Micro sites that duplicate existing practice area, or location information, appear to fall under Google’s definition of a doorway page. For example, let’s say the Smith Law Firm in New York City has a main firm site at smithlawnyc.com. The main site has information about the firm’s various practice areas and locations. The Smith Firm also has a series of micro sites for each of their 5 office locations where the content from the main site location pages has been partially rewritten. These low value micro sites “duplicate useful aggregations of items” that already exist on the main site. In the typical scenario, Smith Law would have also heavily interlinked all of its micro sites. I see this tactic employed frequently by Findlaw clients with large budgets. Superfluous additions to the search index from the same firm = spamdexing.
Doorway pages on your law firm’s main site
Although law firm micro sites are a more obvious choice for doorway page status, don’t assume your main site is safe. I’ve seen firms use interior landing pages to target locations in such a way that they could be considered doorways. For example, let’s say the Smith Law Firm wants to target defective drug cases nationwide. Rather than building micro sites, they create 50 pages all with the following page title: “<TARGET CITY DEFECTIVE DRUG LAWYER/>. Each defective drug page has similar sounding content, but the pages are modified slightly for each targeted city/state. The Smith Firm’s main location pages are navigable from the header throughout the site, but visitors cannot find these defective drug pages through the site’s natural architecture.
This type of strategy has been outdated for years, but now Google is getting ready to slam the door. Referencing the questions above, here are the possible issues:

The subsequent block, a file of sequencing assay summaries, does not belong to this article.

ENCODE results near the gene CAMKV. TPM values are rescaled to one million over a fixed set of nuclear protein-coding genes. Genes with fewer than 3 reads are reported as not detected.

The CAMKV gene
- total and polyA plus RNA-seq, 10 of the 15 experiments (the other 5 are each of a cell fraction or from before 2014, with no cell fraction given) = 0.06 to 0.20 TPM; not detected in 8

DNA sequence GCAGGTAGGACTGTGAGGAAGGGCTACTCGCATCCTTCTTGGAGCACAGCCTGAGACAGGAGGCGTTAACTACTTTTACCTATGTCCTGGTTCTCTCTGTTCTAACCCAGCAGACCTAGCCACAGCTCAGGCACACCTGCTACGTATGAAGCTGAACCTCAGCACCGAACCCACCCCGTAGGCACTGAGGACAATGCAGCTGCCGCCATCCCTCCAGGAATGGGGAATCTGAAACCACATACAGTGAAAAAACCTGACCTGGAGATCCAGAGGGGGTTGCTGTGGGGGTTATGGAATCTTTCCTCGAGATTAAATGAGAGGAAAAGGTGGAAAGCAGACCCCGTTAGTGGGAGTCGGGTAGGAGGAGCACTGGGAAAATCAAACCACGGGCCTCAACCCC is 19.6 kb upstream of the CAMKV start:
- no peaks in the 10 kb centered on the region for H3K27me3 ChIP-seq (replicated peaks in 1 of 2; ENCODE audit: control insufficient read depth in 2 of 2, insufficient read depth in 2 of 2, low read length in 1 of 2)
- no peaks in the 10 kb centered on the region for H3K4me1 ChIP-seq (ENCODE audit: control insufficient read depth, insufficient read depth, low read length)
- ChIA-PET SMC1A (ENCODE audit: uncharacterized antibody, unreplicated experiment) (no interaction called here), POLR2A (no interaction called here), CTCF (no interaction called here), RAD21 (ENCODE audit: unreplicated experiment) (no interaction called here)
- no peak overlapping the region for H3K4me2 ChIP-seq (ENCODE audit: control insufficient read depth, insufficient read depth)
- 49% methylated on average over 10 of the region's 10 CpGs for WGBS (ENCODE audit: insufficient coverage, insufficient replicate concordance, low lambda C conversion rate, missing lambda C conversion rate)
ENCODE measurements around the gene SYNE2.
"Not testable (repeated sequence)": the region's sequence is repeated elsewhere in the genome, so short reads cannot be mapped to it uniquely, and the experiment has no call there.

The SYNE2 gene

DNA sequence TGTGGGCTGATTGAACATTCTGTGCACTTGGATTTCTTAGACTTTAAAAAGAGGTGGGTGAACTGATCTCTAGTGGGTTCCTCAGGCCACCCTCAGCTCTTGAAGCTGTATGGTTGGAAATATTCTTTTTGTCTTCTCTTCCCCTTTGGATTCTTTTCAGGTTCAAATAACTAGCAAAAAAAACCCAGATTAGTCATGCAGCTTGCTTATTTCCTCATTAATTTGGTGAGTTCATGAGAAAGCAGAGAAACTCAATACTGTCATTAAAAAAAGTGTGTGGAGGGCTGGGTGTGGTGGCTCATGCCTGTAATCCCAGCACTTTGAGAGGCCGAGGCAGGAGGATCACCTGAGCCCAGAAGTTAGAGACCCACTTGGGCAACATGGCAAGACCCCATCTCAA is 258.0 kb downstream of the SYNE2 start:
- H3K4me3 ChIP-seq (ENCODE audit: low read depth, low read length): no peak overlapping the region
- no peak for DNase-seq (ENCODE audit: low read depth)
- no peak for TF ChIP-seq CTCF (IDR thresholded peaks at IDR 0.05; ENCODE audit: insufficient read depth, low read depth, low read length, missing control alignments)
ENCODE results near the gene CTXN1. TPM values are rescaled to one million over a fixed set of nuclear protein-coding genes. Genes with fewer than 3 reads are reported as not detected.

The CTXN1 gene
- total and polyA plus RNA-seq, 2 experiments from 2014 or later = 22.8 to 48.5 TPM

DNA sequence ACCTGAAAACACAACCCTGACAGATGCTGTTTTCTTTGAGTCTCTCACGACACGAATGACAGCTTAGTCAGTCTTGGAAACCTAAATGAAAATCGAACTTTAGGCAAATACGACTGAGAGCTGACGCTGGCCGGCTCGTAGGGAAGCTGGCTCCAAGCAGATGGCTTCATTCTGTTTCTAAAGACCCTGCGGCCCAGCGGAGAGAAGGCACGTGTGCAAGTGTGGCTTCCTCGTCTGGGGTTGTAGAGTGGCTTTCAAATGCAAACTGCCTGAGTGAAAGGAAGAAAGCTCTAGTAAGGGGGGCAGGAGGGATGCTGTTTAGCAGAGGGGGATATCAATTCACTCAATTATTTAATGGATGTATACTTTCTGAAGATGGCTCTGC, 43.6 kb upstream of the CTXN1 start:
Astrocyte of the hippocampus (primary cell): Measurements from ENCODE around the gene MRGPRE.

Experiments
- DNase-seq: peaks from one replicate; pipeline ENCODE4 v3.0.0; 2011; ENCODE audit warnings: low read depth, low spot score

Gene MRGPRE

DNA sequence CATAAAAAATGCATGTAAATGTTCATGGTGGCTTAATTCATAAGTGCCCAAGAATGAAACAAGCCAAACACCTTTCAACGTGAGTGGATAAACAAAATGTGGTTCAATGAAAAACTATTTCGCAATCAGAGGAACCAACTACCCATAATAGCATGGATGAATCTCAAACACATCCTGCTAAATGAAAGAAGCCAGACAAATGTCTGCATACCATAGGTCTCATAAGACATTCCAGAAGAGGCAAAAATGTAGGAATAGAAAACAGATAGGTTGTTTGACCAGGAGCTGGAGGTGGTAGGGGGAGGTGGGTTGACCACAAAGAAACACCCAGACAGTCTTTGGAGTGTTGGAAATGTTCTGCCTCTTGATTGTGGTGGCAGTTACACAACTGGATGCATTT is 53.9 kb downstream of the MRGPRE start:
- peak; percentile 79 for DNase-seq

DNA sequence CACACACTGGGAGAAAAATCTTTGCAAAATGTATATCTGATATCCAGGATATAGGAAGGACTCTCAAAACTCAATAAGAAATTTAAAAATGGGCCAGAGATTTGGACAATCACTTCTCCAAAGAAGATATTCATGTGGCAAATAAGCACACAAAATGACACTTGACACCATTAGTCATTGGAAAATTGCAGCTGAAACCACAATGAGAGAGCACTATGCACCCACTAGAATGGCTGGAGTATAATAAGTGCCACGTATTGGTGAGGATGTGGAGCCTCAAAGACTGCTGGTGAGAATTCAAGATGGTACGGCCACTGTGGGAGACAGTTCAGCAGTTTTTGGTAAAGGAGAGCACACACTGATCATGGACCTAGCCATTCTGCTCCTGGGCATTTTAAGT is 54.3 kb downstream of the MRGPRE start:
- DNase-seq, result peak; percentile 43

- The pages likely duplicate practice area information that already exists on the main site.
- The pages aren’t navigable from the main part of the site, which means that any links would be for search engines, not visitors. The pages are “closer to search results, than a clearly defined browsable hierarchy.”
- The pages lack original content and were created only for search engines
The location pages I’ve described above are not navigable from the architecture of the firm’s main site, making them “closer to search results, than a clearly defined browsable hierarchy.” They were undoubtedly created just for search engines. Bottom line is they are likely doorway pages under Google’s new algorithm.
The bottom line
Some law firm websites will likely be considered doorways even though they don’t meet every prong of the definition offered by Google. In most cases I see, questionable law firm sites “spamdex,” but rarely employ redirects to funnel a visitor to another page. Even the spamdex pages invite users to convert from that page, rather than attempt to funnel them to another more “relevant” part of the site. These “Content Rich Doorways” don’t neatly fit within Google’s offered doorway framework. It’s likely these types of pages will be legislated off the first page, but we don’t know yet exactly how this algorithm will impact the SERPs. However, the impact of an individual algorithm is not the point. The point should be to adapt your marketing. SEO isn’t about tricking search engines, it’s about giving users what they want. That’s what Google is trying to do, that’s what your law firm should do.
A long term focus on quality marketing is the best cure for algorithm anxiety of all stripes. Build a brand, not a micro site.